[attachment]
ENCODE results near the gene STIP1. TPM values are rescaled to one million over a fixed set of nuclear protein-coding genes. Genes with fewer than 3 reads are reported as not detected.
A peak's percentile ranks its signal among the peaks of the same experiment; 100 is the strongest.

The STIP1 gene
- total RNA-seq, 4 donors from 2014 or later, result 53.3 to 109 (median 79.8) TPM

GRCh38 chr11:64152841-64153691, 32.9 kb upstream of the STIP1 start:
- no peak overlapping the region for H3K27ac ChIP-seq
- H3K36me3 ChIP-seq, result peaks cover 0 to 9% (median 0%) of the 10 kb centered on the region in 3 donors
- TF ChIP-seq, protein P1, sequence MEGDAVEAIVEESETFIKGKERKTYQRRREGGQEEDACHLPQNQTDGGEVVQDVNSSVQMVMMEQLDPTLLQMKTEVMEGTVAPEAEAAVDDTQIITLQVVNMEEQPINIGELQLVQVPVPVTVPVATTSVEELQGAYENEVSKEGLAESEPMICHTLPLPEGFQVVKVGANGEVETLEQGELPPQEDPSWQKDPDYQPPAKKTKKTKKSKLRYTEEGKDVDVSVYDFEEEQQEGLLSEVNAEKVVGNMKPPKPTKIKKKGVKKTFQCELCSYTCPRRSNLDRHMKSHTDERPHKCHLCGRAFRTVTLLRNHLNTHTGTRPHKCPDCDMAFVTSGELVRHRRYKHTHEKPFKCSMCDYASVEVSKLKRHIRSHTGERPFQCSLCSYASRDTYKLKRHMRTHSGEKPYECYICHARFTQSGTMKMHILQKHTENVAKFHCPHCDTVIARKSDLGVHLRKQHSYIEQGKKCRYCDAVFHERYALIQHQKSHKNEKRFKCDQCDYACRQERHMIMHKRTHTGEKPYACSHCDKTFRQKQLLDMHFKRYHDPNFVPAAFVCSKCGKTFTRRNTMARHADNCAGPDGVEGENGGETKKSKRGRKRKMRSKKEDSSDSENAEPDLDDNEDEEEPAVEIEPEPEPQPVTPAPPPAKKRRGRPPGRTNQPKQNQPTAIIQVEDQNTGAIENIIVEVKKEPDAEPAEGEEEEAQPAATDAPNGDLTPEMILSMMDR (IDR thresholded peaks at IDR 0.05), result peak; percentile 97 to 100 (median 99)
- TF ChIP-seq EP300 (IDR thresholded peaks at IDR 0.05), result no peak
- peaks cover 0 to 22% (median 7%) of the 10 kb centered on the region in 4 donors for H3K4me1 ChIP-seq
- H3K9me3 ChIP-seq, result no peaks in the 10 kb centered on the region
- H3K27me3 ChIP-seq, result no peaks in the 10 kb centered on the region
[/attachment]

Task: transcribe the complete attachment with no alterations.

ENCODE results near the gene STIP1. TPM values are rescaled to one million over a fixed set of nuclear protein-coding genes. Genes with fewer than 3 reads are reported as not detected.
A peak's percentile ranks its signal among the peaks of the same experiment; 100 is the strongest.

The STIP1 gene
- total RNA-seq, 4 donors from 2014 or later, result 53.3 to 109 (median 79.8) TPM

GRCh38 chr11:64152841-64153691, 32.9 kb upstream of the STIP1 start:
- no peak overlapping the region for H3K27ac ChIP-seq
- H3K36me3 ChIP-seq, result peaks cover 0 to 9% (median 0%) of the 10 kb centered on the region in 3 donors
- TF ChIP-seq, protein P1, sequence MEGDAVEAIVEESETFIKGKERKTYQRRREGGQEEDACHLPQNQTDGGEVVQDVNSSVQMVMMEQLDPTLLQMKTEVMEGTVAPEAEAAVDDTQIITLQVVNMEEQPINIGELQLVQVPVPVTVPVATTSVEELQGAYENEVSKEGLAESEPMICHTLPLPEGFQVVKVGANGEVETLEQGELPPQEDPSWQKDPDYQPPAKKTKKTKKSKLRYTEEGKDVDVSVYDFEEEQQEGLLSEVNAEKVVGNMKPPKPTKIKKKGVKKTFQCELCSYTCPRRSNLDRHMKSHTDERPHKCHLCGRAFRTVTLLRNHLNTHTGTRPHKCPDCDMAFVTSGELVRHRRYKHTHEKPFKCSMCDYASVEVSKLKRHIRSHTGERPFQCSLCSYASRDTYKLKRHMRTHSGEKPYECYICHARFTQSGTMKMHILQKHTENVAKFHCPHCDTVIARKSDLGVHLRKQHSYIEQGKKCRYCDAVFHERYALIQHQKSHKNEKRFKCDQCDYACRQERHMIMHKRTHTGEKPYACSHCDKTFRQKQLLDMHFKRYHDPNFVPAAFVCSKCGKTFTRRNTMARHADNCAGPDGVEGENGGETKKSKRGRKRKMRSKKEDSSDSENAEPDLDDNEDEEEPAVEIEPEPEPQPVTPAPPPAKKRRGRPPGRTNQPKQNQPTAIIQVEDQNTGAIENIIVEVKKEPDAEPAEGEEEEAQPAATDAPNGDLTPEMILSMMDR (IDR thresholded peaks at IDR 0.05), result peak; percentile 97 to 100 (median 99)
- TF ChIP-seq EP300 (IDR thresholded peaks at IDR 0.05), result no peak
- peaks cover 0 to 22% (median 7%) of the 10 kb centered on the region in 4 donors for H3K4me1 ChIP-seq
- H3K9me3 ChIP-seq, result no peaks in the 10 kb centered on the region
- H3K27me3 ChIP-seq, result no peaks in the 10 kb centered on the region